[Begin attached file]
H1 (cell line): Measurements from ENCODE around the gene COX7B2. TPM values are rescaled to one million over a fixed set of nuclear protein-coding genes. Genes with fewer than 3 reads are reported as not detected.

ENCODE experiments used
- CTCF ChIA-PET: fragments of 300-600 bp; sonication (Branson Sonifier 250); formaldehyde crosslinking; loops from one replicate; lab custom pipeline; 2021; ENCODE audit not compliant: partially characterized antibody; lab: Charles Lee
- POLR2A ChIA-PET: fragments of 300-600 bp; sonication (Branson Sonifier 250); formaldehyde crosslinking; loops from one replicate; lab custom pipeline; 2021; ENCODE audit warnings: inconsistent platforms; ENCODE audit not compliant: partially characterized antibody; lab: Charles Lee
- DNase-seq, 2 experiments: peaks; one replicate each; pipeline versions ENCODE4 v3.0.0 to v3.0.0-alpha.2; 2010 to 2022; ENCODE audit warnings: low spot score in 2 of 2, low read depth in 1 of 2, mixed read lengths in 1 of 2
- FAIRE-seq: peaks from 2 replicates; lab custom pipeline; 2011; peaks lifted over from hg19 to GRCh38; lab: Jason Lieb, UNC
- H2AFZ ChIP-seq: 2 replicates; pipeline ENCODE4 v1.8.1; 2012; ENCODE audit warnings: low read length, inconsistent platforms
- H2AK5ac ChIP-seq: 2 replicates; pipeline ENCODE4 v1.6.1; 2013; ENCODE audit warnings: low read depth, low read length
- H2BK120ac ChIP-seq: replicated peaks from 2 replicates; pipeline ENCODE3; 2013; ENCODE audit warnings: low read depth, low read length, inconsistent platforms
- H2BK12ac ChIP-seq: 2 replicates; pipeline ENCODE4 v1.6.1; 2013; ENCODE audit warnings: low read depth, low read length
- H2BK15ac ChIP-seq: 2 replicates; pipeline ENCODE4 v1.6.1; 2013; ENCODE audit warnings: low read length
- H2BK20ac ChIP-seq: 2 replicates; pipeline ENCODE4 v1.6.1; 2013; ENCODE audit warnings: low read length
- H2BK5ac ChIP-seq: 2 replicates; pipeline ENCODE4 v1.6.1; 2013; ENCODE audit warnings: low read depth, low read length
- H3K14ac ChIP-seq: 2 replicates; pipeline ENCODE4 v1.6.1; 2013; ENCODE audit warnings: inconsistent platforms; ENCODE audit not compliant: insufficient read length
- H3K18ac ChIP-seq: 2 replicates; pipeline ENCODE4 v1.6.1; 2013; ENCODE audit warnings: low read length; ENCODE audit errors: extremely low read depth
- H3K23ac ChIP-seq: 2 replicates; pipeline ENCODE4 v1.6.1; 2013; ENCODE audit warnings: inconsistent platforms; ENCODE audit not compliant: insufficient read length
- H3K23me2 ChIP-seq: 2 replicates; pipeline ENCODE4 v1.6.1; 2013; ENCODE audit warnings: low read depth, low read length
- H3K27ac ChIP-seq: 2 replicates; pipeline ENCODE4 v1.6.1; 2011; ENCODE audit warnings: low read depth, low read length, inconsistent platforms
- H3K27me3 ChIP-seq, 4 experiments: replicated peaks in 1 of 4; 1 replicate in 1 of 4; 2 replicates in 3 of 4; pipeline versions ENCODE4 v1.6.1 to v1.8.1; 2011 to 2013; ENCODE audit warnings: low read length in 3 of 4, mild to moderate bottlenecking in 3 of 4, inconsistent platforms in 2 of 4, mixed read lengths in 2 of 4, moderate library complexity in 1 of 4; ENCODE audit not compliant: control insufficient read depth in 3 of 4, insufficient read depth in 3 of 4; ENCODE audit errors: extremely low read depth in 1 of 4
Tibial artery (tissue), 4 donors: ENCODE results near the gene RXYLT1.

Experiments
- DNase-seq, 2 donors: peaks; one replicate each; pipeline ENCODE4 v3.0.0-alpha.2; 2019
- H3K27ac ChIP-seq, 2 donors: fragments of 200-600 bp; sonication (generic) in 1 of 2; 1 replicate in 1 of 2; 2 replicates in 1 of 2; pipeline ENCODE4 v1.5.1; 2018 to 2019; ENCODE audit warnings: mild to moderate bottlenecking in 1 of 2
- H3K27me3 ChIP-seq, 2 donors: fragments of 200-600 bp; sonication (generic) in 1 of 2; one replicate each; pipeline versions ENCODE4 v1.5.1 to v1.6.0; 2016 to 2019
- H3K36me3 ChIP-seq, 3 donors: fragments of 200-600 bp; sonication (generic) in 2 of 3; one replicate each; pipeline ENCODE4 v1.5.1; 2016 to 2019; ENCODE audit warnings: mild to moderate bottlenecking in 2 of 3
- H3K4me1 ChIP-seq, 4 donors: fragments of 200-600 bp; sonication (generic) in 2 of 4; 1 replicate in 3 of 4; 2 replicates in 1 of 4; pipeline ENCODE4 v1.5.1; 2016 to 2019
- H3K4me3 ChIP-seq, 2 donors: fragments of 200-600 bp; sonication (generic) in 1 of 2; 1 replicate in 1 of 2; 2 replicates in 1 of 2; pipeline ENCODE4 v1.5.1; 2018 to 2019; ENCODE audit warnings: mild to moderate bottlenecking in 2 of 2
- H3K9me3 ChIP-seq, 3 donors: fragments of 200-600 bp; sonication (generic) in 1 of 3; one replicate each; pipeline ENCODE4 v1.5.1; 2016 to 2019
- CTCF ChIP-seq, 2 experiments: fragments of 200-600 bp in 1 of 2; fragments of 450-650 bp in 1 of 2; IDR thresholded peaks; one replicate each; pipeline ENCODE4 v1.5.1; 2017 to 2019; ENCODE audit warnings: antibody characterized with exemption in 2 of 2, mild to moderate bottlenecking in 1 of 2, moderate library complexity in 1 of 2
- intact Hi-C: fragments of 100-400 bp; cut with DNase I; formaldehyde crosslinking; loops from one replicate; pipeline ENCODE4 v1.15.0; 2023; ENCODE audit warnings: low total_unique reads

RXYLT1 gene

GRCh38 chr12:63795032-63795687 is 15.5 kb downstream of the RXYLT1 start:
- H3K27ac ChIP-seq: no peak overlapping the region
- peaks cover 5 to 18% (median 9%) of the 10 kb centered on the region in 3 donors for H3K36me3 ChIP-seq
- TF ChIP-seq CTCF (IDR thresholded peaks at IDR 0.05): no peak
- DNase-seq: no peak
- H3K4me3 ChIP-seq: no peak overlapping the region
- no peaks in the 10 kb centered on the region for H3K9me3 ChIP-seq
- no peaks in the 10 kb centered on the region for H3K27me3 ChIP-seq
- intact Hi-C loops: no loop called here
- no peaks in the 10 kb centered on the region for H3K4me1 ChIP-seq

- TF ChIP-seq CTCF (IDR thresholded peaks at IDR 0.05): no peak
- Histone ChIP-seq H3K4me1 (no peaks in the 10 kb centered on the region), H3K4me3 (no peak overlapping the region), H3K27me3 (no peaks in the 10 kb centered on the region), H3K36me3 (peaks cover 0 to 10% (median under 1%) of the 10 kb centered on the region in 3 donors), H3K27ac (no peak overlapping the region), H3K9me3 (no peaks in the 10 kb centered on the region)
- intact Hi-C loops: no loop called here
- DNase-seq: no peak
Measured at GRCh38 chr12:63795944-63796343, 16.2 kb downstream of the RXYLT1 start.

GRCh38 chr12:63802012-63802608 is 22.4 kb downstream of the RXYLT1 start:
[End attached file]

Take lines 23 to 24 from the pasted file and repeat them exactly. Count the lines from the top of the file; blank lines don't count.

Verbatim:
- H3K27ac ChIP-seq, 2 donors: fragments of 200-600 bp; sonication (generic) in 1 of 2; 1 replicate in 1 of 2; 2 replicates in 1 of 2; pipeline ENCODE4 v1.5.1; 2018 to 2019; ENCODE audit warnings: mild to moderate bottlenecking in 1 of 2
- H3K27me3 ChIP-seq, 2 donors: fragments of 200-600 bp; sonication (generic) in 1 of 2; one replicate each; pipeline versions ENCODE4 v1.5.1 to v1.6.0; 2016 to 2019